If you’re looking for an easy, inexpensive way to overhaul a room, paint is your guy. It’s affordable, it’s quick, it’s not permanent, and it’s (usually) really easy to do.
But DIYing a color change can go from awesome to awful without the right materials. Before you begin a painting project, follow these tips during your shopping trip to ensure a perfect paint job.
You’re already saving money by skipping the paint team and doing it solo. So, don’t be cheap with your paint roller! Paint rollers are like false eyelashes – a few bucks could be the difference between spider eyes and a sexy look. It’s worth it to skip the cheap all-in-one deals and spring for professional grade equipment. The financial jump is low – roughly $20 – and the reward is a uniform paint job without streaks or discoloration. Cheap roller cages are often cardboard, which can break easily and are tough to clean. Opt for plastic or metal instead.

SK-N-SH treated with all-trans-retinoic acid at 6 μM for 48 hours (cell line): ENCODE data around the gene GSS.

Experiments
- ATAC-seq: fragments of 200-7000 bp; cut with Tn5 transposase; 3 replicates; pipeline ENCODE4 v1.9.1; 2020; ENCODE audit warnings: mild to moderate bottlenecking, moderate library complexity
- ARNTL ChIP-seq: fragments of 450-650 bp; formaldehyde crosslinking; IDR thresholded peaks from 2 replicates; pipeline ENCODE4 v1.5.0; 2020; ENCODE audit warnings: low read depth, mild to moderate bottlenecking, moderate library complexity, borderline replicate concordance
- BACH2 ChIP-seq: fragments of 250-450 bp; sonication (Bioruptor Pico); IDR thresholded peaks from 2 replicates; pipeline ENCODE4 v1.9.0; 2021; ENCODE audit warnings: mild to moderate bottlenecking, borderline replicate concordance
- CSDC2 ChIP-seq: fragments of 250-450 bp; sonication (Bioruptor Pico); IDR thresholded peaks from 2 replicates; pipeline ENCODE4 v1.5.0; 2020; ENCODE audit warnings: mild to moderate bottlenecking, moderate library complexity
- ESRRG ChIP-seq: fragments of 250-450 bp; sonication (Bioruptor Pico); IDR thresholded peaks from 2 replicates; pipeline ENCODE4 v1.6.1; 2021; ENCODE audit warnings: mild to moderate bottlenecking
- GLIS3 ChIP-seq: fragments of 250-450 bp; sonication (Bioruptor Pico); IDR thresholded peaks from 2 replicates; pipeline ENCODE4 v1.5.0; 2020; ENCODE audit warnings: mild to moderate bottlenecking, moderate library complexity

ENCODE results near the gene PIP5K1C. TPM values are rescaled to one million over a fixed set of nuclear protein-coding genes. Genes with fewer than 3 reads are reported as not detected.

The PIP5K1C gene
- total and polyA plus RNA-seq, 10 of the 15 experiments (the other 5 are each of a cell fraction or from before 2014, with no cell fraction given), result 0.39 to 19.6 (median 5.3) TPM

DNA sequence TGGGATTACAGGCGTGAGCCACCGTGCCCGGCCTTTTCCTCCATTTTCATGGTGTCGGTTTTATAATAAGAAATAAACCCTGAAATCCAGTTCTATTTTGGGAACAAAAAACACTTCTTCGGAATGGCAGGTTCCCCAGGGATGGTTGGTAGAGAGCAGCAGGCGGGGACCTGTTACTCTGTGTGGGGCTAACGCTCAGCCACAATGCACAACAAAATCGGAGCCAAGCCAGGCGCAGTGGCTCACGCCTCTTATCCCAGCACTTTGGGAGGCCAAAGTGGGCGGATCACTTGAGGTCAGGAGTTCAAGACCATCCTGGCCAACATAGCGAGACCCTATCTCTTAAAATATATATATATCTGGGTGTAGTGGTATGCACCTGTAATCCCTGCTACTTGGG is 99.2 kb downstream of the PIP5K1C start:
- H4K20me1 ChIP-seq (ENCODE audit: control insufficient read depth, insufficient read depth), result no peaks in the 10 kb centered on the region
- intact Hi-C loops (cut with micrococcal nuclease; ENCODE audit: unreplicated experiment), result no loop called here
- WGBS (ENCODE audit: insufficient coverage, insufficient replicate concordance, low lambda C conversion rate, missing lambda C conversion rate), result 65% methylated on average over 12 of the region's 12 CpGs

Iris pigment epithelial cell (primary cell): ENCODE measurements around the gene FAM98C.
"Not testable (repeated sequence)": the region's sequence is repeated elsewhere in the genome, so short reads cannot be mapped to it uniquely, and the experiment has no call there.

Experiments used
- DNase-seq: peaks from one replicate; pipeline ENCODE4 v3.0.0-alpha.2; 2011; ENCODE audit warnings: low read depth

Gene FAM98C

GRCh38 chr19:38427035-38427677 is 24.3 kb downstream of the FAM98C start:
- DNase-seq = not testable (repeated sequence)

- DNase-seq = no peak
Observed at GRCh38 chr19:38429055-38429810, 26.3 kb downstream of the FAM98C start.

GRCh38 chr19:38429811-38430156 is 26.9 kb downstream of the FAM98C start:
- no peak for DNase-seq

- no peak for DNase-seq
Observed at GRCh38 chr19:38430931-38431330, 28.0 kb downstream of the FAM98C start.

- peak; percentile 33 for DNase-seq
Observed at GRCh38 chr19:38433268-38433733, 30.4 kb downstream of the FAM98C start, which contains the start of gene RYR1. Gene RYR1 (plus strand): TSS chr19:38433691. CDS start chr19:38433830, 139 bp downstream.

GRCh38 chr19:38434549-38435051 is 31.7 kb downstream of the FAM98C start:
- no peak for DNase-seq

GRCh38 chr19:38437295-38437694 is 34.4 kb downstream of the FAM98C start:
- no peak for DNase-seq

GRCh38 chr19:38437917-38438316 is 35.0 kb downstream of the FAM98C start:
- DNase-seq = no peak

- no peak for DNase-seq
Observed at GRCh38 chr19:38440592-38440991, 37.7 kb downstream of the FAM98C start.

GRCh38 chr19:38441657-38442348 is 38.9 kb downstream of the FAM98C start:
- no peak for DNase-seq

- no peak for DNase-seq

Professionals swear by Purdy, which can also be found on sites like Amazon and eBay.
If you have high ceilings, then you also have tall walls. Instead of messing with a ladder, use an extension pole to reach the top of the wall. Not only will you have more control, you’ll get the job done quickly, because you won’t be doing the ladder-open, ladder-closed dance. We like this Mr. Long Arm version for its $17 price and comfy grip.
When you’re rolling paint, you need the right sleeve for a perfect job. There are several factors to consider when choosing a sleeve:
Roller Cage Length. Your roller cage is the skeletal frame that includes the handle. These come in several lengths, ranging from “mini” to “extra-long,” so make sure you’re buying the right sleeve for your cage.
Roller Thickness (or Nap). Your next decision is the nap of the sleeve (basically, the thickness). The nap you choose depends on the area you’re painting and the type of paint you’re using. If you’re painting rough surfaces like textured ceilings, go thick and opt for the 3/4 inch nap. Are you painting walls? Then choose a ½ inch nap. And if you’re going for a satin or glossy finish, a thin nap will do - choose around ¼ inch.
Roller Material. The two most common materials to choose from are natural and synthetic. Below are general guidelines, but it’s still a good idea to check your paint manufacturer’s recommendations before buying a roller.